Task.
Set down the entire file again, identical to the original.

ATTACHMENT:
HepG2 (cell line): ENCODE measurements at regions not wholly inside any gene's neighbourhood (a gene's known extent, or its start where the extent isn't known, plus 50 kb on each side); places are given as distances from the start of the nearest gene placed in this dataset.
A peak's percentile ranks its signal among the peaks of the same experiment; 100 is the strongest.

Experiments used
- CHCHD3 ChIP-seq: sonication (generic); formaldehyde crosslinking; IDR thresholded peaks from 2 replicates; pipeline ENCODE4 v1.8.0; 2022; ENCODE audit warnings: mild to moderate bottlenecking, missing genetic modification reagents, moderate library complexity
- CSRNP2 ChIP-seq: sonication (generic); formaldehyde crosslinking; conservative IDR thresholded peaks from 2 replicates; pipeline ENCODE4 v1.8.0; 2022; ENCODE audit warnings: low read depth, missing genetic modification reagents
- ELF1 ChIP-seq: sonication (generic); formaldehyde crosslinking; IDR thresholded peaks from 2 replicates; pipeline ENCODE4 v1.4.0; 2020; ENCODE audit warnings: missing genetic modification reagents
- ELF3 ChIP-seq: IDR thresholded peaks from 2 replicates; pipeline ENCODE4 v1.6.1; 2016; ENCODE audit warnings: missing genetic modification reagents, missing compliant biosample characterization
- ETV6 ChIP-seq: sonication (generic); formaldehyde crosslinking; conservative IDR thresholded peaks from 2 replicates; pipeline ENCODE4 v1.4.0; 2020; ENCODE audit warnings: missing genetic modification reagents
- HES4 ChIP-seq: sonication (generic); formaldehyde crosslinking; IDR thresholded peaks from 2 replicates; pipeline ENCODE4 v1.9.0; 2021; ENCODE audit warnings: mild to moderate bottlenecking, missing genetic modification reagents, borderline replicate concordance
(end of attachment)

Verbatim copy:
HepG2 (cell line): ENCODE measurements at regions not wholly inside any gene's neighbourhood (a gene's known extent, or its start where the extent isn't known, plus 50 kb on each side); places are given as distances from the start of the nearest gene placed in this dataset.
A peak's percentile ranks its signal among the peaks of the same experiment; 100 is the strongest.

Experiments used
- CHCHD3 ChIP-seq: sonication (generic); formaldehyde crosslinking; IDR thresholded peaks from 2 replicates; pipeline ENCODE4 v1.8.0; 2022; ENCODE audit warnings: mild to moderate bottlenecking, missing genetic modification reagents, moderate library complexity
- CSRNP2 ChIP-seq: sonication (generic); formaldehyde crosslinking; conservative IDR thresholded peaks from 2 replicates; pipeline ENCODE4 v1.8.0; 2022; ENCODE audit warnings: low read depth, missing genetic modification reagents
- ELF1 ChIP-seq: sonication (generic); formaldehyde crosslinking; IDR thresholded peaks from 2 replicates; pipeline ENCODE4 v1.4.0; 2020; ENCODE audit warnings: missing genetic modification reagents
- ELF3 ChIP-seq: IDR thresholded peaks from 2 replicates; pipeline ENCODE4 v1.6.1; 2016; ENCODE audit warnings: missing genetic modification reagents, missing compliant biosample characterization
- ETV6 ChIP-seq: sonication (generic); formaldehyde crosslinking; conservative IDR thresholded peaks from 2 replicates; pipeline ENCODE4 v1.4.0; 2020; ENCODE audit warnings: missing genetic modification reagents
- HES4 ChIP-seq: sonication (generic); formaldehyde crosslinking; IDR thresholded peaks from 2 replicates; pipeline ENCODE4 v1.9.0; 2021; ENCODE audit warnings: mild to moderate bottlenecking, missing genetic modification reagents, borderline replicate concordance